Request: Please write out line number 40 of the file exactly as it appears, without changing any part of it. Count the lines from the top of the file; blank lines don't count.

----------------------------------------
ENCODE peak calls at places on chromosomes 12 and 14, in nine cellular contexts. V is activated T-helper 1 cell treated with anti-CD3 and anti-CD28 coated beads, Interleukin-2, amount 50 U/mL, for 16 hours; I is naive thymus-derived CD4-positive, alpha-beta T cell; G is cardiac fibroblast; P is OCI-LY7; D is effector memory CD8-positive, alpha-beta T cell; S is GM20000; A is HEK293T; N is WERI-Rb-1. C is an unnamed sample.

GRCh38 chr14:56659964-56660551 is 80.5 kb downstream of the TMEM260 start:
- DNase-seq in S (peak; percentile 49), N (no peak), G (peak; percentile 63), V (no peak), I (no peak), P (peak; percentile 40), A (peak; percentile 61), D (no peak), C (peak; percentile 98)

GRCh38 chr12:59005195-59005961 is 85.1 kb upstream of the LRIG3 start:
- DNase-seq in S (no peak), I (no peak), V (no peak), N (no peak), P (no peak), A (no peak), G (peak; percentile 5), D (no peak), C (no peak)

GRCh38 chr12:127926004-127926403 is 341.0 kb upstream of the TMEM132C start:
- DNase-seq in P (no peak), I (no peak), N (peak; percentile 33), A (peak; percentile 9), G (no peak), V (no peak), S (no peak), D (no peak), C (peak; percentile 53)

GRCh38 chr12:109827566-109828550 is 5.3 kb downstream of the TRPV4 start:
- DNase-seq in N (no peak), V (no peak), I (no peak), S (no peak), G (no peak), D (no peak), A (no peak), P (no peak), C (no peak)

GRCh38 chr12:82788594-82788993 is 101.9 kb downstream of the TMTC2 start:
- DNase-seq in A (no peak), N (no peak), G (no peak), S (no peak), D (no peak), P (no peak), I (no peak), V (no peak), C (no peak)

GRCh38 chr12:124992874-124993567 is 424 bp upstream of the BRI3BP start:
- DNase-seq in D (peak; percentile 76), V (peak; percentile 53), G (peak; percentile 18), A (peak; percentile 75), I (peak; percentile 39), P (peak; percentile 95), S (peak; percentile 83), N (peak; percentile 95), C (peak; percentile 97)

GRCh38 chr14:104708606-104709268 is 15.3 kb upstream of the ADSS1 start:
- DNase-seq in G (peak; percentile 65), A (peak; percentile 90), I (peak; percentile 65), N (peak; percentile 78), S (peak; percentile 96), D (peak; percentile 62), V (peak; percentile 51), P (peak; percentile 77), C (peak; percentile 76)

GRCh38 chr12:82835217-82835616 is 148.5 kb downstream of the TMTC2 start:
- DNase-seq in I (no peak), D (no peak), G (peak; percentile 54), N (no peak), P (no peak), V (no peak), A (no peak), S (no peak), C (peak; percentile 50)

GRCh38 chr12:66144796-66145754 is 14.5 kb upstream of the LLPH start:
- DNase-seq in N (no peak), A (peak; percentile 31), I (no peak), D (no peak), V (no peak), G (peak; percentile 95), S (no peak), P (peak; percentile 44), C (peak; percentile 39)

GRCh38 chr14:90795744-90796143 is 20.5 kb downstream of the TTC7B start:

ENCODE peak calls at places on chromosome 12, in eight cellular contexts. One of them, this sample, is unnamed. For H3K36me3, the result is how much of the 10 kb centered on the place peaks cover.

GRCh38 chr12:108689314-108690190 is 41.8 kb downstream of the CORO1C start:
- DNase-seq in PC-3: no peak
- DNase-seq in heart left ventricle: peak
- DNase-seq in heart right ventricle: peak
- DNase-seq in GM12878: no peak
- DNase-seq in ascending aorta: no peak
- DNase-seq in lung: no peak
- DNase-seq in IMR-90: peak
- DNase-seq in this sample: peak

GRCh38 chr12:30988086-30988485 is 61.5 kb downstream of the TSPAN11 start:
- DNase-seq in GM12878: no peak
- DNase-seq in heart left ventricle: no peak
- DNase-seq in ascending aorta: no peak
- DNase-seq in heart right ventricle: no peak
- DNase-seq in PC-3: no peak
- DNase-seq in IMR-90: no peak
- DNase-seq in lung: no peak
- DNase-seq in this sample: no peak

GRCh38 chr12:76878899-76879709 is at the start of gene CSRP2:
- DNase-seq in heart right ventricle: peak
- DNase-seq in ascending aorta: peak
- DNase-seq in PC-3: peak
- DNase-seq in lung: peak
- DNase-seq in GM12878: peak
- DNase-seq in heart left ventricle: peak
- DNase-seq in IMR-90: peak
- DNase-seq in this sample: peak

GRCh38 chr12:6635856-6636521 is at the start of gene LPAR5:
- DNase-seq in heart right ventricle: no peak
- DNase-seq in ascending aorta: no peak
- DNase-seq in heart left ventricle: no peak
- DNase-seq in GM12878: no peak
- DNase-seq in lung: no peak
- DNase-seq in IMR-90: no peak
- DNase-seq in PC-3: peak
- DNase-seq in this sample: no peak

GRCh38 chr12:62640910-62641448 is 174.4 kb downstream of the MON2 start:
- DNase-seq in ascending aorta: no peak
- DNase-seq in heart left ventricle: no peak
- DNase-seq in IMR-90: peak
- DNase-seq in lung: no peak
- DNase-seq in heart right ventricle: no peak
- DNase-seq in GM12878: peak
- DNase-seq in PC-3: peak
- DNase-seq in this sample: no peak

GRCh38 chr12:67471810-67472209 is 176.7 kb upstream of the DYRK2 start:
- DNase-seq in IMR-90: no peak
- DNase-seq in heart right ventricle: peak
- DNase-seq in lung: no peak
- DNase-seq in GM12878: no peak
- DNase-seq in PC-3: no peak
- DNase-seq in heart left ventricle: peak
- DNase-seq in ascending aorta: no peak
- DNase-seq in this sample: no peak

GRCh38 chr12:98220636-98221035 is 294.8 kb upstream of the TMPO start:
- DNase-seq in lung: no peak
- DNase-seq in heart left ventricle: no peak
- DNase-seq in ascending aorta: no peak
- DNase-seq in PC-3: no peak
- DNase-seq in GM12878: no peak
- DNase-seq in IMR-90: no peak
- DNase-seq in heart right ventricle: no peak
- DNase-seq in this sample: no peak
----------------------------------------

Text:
GRCh38 chr12:76878899-76879709 is at the start of gene CSRP2: